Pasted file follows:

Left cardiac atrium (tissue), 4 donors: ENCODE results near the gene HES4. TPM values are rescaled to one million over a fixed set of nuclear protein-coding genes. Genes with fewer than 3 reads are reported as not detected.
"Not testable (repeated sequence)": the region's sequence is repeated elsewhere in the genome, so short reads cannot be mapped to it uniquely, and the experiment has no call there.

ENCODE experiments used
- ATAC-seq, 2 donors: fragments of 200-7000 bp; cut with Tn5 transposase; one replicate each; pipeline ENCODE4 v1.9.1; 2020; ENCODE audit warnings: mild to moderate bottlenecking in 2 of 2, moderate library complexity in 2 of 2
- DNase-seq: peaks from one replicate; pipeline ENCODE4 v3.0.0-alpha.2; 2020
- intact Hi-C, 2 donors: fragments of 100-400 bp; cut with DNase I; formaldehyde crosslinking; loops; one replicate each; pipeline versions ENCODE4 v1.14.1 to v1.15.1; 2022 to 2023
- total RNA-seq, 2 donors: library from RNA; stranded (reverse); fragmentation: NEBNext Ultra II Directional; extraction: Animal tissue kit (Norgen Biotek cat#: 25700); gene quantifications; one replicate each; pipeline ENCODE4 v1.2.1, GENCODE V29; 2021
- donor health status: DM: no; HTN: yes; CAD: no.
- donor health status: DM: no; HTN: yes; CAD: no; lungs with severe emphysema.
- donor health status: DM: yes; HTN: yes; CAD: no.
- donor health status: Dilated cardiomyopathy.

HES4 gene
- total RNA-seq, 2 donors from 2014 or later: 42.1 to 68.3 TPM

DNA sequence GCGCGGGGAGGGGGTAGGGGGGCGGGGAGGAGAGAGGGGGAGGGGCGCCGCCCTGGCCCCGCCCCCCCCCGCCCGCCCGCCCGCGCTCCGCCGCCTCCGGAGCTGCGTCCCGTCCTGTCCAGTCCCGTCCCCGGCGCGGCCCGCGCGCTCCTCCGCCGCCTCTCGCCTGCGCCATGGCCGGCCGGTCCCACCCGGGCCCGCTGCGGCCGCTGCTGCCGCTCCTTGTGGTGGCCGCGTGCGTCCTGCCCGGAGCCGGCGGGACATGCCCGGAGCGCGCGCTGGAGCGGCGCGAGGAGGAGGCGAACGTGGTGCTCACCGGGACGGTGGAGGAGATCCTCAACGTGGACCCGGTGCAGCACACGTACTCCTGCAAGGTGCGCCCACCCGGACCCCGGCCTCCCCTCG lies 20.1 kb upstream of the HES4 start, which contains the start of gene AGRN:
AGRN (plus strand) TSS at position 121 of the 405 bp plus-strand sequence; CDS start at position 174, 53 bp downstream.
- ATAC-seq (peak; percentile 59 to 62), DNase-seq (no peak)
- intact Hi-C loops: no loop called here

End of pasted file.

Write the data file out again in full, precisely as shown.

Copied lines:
Left cardiac atrium (tissue), 4 donors: ENCODE results near the gene HES4. TPM values are rescaled to one million over a fixed set of nuclear protein-coding genes. Genes with fewer than 3 reads are reported as not detected.
"Not testable (repeated sequence)": the region's sequence is repeated elsewhere in the genome, so short reads cannot be mapped to it uniquely, and the experiment has no call there.

ENCODE experiments used
- ATAC-seq, 2 donors: fragments of 200-7000 bp; cut with Tn5 transposase; one replicate each; pipeline ENCODE4 v1.9.1; 2020; ENCODE audit warnings: mild to moderate bottlenecking in 2 of 2, moderate library complexity in 2 of 2
- DNase-seq: peaks from one replicate; pipeline ENCODE4 v3.0.0-alpha.2; 2020
- intact Hi-C, 2 donors: fragments of 100-400 bp; cut with DNase I; formaldehyde crosslinking; loops; one replicate each; pipeline versions ENCODE4 v1.14.1 to v1.15.1; 2022 to 2023
- total RNA-seq, 2 donors: library from RNA; stranded (reverse); fragmentation: NEBNext Ultra II Directional; extraction: Animal tissue kit (Norgen Biotek cat#: 25700); gene quantifications; one replicate each; pipeline ENCODE4 v1.2.1, GENCODE V29; 2021
- donor health status: DM: no; HTN: yes; CAD: no.
- donor health status: DM: no; HTN: yes; CAD: no; lungs with severe emphysema.
- donor health status: DM: yes; HTN: yes; CAD: no.
- donor health status: Dilated cardiomyopathy.

HES4 gene
- total RNA-seq, 2 donors from 2014 or later: 42.1 to 68.3 TPM

DNA sequence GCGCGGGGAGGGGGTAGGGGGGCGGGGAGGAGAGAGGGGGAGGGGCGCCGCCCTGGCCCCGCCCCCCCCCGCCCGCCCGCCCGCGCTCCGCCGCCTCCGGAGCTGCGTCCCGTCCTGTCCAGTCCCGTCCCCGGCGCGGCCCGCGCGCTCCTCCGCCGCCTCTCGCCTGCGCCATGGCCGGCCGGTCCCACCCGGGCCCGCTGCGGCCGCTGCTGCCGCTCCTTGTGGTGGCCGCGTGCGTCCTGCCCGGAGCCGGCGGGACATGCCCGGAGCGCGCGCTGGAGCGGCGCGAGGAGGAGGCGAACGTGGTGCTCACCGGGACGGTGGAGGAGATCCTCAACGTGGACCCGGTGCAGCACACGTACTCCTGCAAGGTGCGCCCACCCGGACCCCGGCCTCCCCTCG lies 20.1 kb upstream of the HES4 start, which contains the start of gene AGRN:
AGRN (plus strand) TSS at position 121 of the 405 bp plus-strand sequence; CDS start at position 174, 53 bp downstream.
- ATAC-seq (peak; percentile 59 to 62), DNase-seq (no peak)
- intact Hi-C loops: no loop called here